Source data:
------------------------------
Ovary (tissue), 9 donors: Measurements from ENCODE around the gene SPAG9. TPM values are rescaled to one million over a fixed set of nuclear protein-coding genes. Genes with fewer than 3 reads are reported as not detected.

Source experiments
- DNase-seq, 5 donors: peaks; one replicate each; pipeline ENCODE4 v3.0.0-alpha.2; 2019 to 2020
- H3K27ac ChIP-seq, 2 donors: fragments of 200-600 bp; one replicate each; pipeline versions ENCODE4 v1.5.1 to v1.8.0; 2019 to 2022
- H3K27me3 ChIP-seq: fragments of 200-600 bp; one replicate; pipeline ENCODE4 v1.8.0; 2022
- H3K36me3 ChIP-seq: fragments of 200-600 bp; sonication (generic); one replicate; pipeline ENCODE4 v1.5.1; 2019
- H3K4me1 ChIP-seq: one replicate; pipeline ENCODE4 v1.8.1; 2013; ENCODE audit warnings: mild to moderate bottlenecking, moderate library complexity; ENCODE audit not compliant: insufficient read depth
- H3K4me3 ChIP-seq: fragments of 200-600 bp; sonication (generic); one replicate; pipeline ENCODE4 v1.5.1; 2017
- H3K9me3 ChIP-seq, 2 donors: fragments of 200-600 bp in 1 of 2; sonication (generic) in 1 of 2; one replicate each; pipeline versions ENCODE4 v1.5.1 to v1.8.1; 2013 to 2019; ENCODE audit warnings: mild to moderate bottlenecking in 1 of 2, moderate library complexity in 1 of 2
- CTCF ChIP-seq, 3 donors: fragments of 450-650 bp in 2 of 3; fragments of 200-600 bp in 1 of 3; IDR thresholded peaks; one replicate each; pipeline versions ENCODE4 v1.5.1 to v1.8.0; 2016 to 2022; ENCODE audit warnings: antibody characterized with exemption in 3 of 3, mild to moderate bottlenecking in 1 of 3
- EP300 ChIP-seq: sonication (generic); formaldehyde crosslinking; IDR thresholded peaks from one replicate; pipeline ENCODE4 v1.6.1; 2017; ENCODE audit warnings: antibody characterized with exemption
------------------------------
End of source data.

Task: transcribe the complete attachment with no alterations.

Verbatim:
Ovary (tissue), 9 donors: Measurements from ENCODE around the gene SPAG9. TPM values are rescaled to one million over a fixed set of nuclear protein-coding genes. Genes with fewer than 3 reads are reported as not detected.

Source experiments
- DNase-seq, 5 donors: peaks; one replicate each; pipeline ENCODE4 v3.0.0-alpha.2; 2019 to 2020
- H3K27ac ChIP-seq, 2 donors: fragments of 200-600 bp; one replicate each; pipeline versions ENCODE4 v1.5.1 to v1.8.0; 2019 to 2022
- H3K27me3 ChIP-seq: fragments of 200-600 bp; one replicate; pipeline ENCODE4 v1.8.0; 2022
- H3K36me3 ChIP-seq: fragments of 200-600 bp; sonication (generic); one replicate; pipeline ENCODE4 v1.5.1; 2019
- H3K4me1 ChIP-seq: one replicate; pipeline ENCODE4 v1.8.1; 2013; ENCODE audit warnings: mild to moderate bottlenecking, moderate library complexity; ENCODE audit not compliant: insufficient read depth
- H3K4me3 ChIP-seq: fragments of 200-600 bp; sonication (generic); one replicate; pipeline ENCODE4 v1.5.1; 2017
- H3K9me3 ChIP-seq, 2 donors: fragments of 200-600 bp in 1 of 2; sonication (generic) in 1 of 2; one replicate each; pipeline versions ENCODE4 v1.5.1 to v1.8.1; 2013 to 2019; ENCODE audit warnings: mild to moderate bottlenecking in 1 of 2, moderate library complexity in 1 of 2
- CTCF ChIP-seq, 3 donors: fragments of 450-650 bp in 2 of 3; fragments of 200-600 bp in 1 of 3; IDR thresholded peaks; one replicate each; pipeline versions ENCODE4 v1.5.1 to v1.8.0; 2016 to 2022; ENCODE audit warnings: antibody characterized with exemption in 3 of 3, mild to moderate bottlenecking in 1 of 3
- EP300 ChIP-seq: sonication (generic); formaldehyde crosslinking; IDR thresholded peaks from one replicate; pipeline ENCODE4 v1.6.1; 2017; ENCODE audit warnings: antibody characterized with exemption